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Private Transport is typically included in the visa fee. These can go from city to city at your own leisure. Metered Taxis: tariffs start at $1-$2 depending on the time and day. There are family taxis available with 6-8 seats. Buses: You can hop onto a local bus (which will just take you a few miles down the road) for 20 Nu ($0.30). Just expect to wait quite a while for it. 

What to Pack for Traveling Bhutan

For Bhutan, aim to pack for the season you are visiting. It is always a good idea to bring a jacket as the temperatures can drop in big increments throughout the day. If that jacket is a rain jacket, even better as the weather can be quite unpredictable. Long pants, jeans and t-shirts are the best option year around unless you visit in winter then, of course, pack your sweaters.

Keep in mind that the locals will be wearing their traditional gho, or its female equivalent kira, which is pretty covered. Big fancy labels and high end brands are not customary in Bhutan – the fact of the matter is that it’s still important to be respectful of the country’s customs.

Best Things to Do in Bhutan

Visit the Tiger’s Nest Monastery

snowman trek bhutan

The story told is that Guru Rinpoche asked his Bhutanese girlfriend to turn into a flying tiger. When she agreed the mighty Guru then hopped aboard and flew into the hills. He found the perfect cave and decided to meditate for three years, three months and three days to subdue evil demons residing within it. Today, this cave is guarded by Paro Taksang or The Tiger’s Nest. One of the most holy sites in Bhutan this temple is located 3,120 metres up and takes about two to three hours to trek.

Try the Local Some Dolma

If you want to infuse yourself into the local social life, trying Dolma, an addictive mixture of areca nut, lime paste and betel leaf is one idea. Around a third of the country chews it and you’ll find friends sharing a bag after meetings and offering it during religious ceremonies. Chewing this nutty snuff releases a pungent aroma and you can’t miss the red stain it leaves on most streets and teeth. Trying it won’t hurt you but be aware sometimes, the combination of leaf, lime, and nut plus many unnatural chemicals that are extremely bad for your health.

Make Your Very Own Stamp

If you want to try something different, you can put your face on a stamp and use it anywhere in the country. The Bhutan Post Office Headquarters in Thimphu will take your photo, put it on a stamp, stick them on a greeting card and mail it out; all for 200 Nu ($3).

Travel for Cheese

Oddly enough, there is a place in Bhutan called Bumthang, which is referred to as the mini Switzerland of Bhutan. This area produces some of the richest crops and European inspired delicacies. One of them is cheese. Take a trip to a local cheese farm and experience a wide range of Emmental or Gouda cheeses, paired with organic honey, raw buckwheat pancakes and chewy hand-rolled noodles.

Try Your Aim in Archery

The national sport of Bhutan, dha or archery is a male-dominated activity but both female and male tourists are encouraged to try. The best place to try is Changlimithang Stadium and Archery Ground that hosts some of the best archers in Bhutan.

Understand the Phallus Fixation

You will naturally notice a shocking admiration for phalluses around Bhutan. Some are unadorned. Others are decorated with ribbons. In Punakha, you need to visit Chimi Lhakhang, a monastery dedicated to Drukpa Kunley, Bhutan’s favorite saint and a man who referred to his penis as the ‘divine thunderbolt.’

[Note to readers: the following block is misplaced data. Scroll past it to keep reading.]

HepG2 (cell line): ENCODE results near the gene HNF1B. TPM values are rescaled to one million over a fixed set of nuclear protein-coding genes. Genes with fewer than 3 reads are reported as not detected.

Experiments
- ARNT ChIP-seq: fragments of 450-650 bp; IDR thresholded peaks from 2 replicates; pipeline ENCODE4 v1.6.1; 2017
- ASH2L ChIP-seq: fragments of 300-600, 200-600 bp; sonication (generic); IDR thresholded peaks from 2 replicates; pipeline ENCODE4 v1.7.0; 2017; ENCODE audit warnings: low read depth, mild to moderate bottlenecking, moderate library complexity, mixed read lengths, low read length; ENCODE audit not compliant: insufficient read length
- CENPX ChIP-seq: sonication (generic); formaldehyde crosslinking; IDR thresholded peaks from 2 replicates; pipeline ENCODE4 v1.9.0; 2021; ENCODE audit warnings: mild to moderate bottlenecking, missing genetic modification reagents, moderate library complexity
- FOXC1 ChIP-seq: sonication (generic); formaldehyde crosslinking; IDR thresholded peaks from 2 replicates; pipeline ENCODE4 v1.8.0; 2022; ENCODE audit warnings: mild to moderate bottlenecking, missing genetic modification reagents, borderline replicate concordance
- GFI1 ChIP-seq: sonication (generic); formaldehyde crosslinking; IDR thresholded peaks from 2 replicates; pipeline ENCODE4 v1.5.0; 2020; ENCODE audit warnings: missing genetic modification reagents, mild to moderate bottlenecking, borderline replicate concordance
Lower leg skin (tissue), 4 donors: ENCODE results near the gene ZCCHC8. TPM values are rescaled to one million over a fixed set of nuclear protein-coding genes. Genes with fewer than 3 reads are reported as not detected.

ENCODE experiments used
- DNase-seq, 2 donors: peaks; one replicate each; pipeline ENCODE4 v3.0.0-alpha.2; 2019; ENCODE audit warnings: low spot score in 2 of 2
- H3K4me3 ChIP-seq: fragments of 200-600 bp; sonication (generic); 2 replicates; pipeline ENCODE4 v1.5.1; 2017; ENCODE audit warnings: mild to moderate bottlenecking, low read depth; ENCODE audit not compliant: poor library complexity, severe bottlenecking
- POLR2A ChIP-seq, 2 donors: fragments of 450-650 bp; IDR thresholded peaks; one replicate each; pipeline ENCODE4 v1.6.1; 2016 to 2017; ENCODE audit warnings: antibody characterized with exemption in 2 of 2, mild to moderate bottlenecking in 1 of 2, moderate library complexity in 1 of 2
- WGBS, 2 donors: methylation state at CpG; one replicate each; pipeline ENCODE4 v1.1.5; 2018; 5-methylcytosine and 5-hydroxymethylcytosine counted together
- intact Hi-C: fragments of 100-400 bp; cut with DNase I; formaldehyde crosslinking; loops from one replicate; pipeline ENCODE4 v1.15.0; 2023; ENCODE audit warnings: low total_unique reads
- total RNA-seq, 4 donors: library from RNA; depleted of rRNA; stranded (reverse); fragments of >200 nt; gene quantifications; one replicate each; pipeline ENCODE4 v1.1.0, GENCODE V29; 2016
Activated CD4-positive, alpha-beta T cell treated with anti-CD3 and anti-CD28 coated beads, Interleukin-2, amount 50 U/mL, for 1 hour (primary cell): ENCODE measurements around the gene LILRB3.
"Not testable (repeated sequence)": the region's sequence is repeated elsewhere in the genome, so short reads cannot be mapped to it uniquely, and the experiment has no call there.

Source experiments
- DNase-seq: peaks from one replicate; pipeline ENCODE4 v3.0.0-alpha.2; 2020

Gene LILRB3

Visit the Buddha Dordenma

Sitting at 51 meters tall in Thimphu, Buddha Dordenma is an impressive golden Buddha that overlooks the entire valley. There are also tents and camps that locals use where you will be welcomed with open hands.

Go Trekking

Bhutan is definitely the golden standard for hiking. From gentle treks to challenging 25-day adventures, Bhutan offers something for all levels. For more information visit our favorite trekking guide here.

What to Eat in Bhutan

While Bhutanese food isn’t commonly known in other countries, chances are you have had similar variations in Indian or Chinese cuisine. Regardless of the dish, chilies and spice will always accompany everything. Pulling cooking styles from neighboring India and Nepal and tossing in cheese (yes cheese), gives you an idea of Bhutanese food.

As the state religion is a strict interpretation of Mahayana Buddhism, it is illegal to kill or butcher, however, Bhutan loves its meat. They get around this quandary by outsourcing butchering to India.

Ema Datse: Literally meaning chili cheese, this simple curry of chillies is combined with farmer’s cheese and paired with red rice. In Thimphu, we would recommend Ama Restaurant (and karaoke).

Dhachu: A simple milk curd eaten to cool the mouth from all of the chillies.

Jasha Maroo or Maru: This dish is likened to a stew, this combination of chilies, onions, tomato, garlic, coriander leaves and ginger is cooked with diced chicken or beef. It is usually served over a plate of red rice.

Red Panda Beer: Identified with a bright red label, Red Panda Beer is the first microbrewery ever to welcome a Hefeweizen beer brewed in Bumthang.


Momos: Probably the favorite of foreigners, momos are a form of Chinese dumpling that can be filled with a variety of things from cheese, minced pork, cabbage or ginger, and beef. Dip them in a chili mix for ultimate flavor.

Places to Stay in Bhutan

Places To Stay In Bhutan

From luxury hotels in the big cities to rustic guesthouses in the villages, Bhutan has something for every taste. Cities like Thimphu and Paro will obviously have a lot more options, but even in the less known locations like Gangtey, you’ll find a variety of options. Remember to always book your accommodation through the travel agency or via the hotel directly.  We usually check websites like, Agoda, or Hostel World.